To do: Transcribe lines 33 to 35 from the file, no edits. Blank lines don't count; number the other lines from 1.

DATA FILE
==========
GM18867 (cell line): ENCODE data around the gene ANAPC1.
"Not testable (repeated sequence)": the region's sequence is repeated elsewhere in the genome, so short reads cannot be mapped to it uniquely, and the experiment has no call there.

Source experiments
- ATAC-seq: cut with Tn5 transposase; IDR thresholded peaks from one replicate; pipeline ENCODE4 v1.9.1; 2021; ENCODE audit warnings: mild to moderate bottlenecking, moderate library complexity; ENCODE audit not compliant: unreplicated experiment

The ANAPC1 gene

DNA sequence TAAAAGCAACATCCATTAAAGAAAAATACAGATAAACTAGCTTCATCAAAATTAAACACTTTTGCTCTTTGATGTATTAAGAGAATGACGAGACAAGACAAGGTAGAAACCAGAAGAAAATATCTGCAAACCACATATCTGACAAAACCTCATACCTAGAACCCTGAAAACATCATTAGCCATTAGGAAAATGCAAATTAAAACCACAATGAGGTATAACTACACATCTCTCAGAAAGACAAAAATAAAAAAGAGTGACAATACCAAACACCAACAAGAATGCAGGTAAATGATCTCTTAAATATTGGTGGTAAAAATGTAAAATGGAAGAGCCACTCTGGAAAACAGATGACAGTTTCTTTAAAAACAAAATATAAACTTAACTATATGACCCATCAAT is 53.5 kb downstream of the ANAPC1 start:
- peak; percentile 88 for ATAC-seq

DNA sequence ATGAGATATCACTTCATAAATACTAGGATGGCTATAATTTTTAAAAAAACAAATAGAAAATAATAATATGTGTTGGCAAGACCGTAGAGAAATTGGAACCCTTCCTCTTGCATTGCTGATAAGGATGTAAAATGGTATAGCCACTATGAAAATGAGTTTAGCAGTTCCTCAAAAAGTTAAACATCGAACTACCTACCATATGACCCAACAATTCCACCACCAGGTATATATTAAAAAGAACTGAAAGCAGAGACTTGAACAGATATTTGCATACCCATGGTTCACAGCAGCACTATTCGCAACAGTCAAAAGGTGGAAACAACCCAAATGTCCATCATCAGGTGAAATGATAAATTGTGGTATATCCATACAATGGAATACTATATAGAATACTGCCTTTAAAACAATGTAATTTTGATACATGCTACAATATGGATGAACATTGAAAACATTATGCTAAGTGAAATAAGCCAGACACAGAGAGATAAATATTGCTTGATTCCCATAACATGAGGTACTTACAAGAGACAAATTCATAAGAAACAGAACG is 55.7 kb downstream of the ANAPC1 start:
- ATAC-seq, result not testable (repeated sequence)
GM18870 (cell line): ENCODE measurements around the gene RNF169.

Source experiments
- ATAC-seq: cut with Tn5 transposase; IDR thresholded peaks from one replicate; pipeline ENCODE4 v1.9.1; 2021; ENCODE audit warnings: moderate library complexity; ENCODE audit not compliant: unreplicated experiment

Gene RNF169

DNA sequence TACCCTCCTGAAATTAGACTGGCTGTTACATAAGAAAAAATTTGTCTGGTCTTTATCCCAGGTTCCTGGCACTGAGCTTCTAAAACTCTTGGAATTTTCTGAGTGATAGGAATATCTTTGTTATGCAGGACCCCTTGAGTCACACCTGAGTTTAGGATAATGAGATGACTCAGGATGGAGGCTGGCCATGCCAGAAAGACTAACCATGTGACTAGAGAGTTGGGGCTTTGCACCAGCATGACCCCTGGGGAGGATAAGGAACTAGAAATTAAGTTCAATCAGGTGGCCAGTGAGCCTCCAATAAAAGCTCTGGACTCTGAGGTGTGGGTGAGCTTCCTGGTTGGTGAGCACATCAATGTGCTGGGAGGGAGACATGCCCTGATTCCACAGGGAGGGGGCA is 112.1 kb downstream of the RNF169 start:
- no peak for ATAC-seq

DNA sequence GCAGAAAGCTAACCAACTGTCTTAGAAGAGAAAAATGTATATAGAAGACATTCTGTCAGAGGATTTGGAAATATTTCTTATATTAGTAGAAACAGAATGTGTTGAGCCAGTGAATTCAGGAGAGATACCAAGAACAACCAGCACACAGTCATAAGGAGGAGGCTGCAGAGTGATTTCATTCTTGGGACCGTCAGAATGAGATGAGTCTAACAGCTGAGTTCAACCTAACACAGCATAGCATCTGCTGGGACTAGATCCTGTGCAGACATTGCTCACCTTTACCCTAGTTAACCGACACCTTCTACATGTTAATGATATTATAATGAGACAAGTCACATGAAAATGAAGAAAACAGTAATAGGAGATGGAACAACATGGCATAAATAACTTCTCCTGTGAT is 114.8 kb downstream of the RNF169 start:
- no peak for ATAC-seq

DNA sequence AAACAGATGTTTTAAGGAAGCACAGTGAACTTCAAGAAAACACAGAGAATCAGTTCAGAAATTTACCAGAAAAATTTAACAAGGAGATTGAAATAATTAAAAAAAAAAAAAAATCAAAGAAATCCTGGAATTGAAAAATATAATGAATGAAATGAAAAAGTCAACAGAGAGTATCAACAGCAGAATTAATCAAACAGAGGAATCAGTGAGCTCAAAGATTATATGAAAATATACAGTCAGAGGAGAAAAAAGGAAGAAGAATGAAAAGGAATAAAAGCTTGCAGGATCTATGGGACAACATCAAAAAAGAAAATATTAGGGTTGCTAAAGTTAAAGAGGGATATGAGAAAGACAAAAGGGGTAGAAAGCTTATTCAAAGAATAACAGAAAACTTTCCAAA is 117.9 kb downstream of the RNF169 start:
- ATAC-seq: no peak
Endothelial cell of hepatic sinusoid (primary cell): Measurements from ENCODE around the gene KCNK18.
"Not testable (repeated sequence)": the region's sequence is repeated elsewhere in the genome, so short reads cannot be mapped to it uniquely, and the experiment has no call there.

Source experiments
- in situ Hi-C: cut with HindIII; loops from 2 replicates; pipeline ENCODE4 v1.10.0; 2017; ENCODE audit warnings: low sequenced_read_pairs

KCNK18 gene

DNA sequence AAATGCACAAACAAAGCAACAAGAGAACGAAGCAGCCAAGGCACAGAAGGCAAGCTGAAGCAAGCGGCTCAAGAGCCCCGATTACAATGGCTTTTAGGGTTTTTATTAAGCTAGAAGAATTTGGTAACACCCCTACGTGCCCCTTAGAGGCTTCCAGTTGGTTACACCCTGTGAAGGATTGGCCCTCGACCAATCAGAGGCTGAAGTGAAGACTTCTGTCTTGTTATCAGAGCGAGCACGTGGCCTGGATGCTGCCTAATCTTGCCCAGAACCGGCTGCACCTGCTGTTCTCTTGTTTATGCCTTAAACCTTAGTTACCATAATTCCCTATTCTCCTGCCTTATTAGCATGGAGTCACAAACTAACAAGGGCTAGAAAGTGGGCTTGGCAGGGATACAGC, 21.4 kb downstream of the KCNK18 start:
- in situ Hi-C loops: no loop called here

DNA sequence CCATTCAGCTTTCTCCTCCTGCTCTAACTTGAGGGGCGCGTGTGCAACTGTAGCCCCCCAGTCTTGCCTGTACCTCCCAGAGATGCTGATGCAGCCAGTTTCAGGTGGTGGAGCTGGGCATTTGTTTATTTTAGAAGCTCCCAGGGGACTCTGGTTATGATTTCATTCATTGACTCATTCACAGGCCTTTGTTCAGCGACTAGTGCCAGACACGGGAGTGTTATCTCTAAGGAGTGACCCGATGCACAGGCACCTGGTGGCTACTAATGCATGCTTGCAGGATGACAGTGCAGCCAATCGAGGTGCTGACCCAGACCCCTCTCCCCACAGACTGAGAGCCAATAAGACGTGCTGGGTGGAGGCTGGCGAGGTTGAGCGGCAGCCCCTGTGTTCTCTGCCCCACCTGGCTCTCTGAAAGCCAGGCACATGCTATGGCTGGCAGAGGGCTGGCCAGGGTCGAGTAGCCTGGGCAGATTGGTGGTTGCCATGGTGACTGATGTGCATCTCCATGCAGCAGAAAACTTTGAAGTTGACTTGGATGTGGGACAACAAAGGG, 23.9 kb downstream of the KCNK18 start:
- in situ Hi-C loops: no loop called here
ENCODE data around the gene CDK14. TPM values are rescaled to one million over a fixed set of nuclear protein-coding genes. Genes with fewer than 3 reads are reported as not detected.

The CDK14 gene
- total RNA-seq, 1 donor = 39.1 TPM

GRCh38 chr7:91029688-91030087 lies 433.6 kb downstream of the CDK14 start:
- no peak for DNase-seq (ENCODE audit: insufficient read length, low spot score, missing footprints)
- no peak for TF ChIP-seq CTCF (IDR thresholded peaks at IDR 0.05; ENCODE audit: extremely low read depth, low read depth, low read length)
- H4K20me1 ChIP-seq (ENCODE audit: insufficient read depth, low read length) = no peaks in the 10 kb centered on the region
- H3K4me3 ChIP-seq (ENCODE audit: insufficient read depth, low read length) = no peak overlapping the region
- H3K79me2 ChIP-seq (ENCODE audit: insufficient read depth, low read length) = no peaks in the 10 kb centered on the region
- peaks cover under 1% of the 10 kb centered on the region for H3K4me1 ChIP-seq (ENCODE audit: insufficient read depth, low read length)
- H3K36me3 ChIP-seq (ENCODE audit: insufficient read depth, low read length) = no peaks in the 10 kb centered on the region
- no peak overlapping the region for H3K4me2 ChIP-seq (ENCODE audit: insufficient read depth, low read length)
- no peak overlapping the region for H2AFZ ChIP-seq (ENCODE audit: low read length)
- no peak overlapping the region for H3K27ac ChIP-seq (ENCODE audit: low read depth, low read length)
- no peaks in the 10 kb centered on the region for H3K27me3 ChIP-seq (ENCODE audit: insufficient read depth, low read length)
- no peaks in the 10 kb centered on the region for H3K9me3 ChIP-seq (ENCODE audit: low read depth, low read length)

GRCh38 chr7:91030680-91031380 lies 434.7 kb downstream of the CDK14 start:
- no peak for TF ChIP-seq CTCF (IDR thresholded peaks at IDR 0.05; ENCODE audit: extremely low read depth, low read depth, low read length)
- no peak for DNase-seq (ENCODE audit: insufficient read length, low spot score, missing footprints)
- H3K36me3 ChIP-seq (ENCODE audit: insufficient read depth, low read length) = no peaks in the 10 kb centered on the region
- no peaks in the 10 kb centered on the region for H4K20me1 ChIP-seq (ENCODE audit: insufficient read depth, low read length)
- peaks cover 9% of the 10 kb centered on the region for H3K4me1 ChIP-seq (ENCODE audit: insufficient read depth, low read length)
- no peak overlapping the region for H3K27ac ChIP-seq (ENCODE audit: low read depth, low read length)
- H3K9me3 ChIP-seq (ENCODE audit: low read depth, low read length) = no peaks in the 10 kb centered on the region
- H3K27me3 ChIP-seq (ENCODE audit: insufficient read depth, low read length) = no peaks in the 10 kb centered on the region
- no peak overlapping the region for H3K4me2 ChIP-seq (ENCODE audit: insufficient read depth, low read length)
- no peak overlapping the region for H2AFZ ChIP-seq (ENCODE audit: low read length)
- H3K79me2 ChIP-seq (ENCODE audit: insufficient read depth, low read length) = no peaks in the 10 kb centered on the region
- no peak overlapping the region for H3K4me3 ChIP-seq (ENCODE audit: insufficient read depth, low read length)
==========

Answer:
- no peak for DNase-seq (ENCODE audit: insufficient read length, low spot score, missing footprints)
- no peak for TF ChIP-seq CTCF (IDR thresholded peaks at IDR 0.05; ENCODE audit: extremely low read depth, low read depth, low read length)
- H4K20me1 ChIP-seq (ENCODE audit: insufficient read depth, low read length) = no peaks in the 10 kb centered on the region